I have experienced true terror a handful of times. The first was in 1983 - the first time I evacuated Beirut. We had gone to visit my jiddo (grandfather) Emile and my teta (grandmother) Hilda, as we did every summer. Just after we arrived, the airport was shut down, Israeli soldiers were everywhere, the mountains were filling with smoke. We spent the next week in the staircase of our building as shells fell around us. Wadie was almost hit by shrapnel. Daddy was in Switzerland. He knew we were in danger. I had no idea he wasn't with us because he was Palestinian. I didn't understand. Although I was born in 1974, I never knew about the war until the summer of '82 - the first summer we didnt go; the summer we spent in Illinois. I did cartwheels in the living room trying to get mommy and daddy's attention, but all they did was watch the news and eat nuts and look worried. I wish I'd known how my mommy's heart was breaking. I know now.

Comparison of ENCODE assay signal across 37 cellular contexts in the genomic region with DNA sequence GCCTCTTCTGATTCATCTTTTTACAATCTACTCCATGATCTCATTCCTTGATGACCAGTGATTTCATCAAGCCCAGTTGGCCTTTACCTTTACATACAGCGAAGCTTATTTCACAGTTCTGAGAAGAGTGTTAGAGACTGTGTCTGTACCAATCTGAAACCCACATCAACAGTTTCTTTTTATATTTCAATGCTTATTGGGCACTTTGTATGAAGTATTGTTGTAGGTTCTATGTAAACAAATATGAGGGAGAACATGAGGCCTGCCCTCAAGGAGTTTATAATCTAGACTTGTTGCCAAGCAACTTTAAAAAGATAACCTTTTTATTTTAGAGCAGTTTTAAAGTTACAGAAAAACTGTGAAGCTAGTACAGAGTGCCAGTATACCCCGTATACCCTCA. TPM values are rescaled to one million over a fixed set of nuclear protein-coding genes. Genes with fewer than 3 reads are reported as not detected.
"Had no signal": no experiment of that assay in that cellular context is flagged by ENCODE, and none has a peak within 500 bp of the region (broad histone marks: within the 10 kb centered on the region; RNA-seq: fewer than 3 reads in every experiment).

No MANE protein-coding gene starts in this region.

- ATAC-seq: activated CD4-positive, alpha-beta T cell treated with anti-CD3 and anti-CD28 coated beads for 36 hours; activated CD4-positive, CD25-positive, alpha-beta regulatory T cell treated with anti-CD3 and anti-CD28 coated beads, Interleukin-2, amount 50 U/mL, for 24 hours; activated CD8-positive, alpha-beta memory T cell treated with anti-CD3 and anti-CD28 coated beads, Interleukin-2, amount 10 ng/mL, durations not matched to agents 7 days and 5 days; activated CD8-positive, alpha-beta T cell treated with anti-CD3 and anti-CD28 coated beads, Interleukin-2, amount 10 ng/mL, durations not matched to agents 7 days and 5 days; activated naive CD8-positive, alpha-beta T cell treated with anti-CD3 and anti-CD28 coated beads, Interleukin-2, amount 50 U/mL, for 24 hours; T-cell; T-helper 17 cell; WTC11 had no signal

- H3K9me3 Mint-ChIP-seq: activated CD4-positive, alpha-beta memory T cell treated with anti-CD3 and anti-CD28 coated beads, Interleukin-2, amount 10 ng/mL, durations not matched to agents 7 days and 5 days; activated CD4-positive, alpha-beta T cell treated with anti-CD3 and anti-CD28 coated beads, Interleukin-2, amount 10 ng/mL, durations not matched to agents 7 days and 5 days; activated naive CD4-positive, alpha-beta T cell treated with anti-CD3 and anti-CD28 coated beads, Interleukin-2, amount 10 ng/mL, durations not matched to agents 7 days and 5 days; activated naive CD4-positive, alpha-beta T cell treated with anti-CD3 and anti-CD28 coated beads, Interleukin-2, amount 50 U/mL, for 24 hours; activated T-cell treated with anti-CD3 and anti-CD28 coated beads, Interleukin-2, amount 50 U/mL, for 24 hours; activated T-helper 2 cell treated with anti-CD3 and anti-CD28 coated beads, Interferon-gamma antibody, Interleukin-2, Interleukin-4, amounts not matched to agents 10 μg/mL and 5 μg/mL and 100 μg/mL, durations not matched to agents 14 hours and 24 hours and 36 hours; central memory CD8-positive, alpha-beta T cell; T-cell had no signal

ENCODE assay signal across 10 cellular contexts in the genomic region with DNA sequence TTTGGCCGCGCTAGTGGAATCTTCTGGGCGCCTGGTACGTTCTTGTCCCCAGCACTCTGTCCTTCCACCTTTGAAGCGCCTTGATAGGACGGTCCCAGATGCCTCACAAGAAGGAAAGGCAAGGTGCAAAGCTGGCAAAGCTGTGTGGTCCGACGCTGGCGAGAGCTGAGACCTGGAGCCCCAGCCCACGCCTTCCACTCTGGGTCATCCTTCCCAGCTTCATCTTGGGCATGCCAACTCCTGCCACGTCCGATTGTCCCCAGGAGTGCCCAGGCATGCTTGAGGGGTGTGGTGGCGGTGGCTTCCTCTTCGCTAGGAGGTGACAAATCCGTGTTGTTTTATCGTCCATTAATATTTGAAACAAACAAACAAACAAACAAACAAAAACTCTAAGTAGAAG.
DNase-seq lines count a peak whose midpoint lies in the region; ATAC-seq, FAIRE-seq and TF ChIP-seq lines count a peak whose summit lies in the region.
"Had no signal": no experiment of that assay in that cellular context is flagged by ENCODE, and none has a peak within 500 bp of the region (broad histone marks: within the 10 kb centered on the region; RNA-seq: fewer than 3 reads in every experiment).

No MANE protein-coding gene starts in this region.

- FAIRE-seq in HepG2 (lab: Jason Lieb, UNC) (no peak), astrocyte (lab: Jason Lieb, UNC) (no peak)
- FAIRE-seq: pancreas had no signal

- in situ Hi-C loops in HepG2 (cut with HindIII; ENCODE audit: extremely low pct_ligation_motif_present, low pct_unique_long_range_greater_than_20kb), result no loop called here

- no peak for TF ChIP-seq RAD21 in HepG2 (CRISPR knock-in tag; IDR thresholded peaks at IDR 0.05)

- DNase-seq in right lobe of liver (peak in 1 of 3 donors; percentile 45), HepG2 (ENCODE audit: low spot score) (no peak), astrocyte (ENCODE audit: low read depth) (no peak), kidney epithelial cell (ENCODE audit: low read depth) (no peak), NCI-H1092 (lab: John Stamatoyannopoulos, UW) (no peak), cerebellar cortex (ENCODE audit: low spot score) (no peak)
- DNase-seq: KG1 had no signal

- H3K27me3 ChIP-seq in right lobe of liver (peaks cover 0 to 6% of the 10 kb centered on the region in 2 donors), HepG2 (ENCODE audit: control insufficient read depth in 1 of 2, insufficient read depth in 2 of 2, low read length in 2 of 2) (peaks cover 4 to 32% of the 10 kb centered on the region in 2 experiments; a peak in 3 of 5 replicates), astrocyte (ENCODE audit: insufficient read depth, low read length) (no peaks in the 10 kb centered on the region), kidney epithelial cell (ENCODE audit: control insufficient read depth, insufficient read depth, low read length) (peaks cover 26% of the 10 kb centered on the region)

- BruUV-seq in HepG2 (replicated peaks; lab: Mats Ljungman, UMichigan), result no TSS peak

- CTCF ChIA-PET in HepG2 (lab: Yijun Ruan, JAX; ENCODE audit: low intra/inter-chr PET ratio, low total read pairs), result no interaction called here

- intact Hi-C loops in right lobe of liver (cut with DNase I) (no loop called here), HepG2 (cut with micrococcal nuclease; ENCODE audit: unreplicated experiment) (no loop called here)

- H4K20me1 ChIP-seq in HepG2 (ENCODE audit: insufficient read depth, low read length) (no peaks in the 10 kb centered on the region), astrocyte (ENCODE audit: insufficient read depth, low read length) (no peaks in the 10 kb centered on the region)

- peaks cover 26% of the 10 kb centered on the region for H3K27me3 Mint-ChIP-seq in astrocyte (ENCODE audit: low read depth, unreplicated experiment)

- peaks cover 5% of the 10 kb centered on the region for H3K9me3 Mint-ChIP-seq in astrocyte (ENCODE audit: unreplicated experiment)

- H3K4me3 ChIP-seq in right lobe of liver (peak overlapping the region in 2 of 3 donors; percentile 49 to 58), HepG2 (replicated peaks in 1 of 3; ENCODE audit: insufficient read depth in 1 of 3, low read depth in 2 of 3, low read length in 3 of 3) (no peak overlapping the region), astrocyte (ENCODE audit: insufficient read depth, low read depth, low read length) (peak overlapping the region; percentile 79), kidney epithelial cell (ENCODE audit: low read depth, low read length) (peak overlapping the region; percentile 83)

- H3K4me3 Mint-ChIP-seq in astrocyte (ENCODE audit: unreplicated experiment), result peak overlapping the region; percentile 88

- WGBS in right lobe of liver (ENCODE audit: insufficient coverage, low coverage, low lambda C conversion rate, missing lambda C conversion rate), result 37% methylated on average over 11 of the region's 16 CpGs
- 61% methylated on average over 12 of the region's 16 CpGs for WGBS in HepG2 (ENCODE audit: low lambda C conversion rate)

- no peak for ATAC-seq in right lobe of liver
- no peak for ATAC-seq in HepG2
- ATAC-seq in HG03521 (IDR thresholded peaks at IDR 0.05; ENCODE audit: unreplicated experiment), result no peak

We got on the boat and fled to Cyprus, leaving my family behind. The boat was filled with pilgrims going to Mecca. I didn't know who they were. I didn't understand. I didn't know Muslim or Christian or Jew. I didn't know anything. I knew fear and I knew confusion. I knew the sound of bombs - an inexplicable sound if you haven't experienced it before, for it is a sound you feel and not a sound you hear. It is terrifying - your body shakes. You feel helpless and you cry - that's what happens. No sound effect can really replicate what it feels like when they're real. I never thought I'd hear that sound again.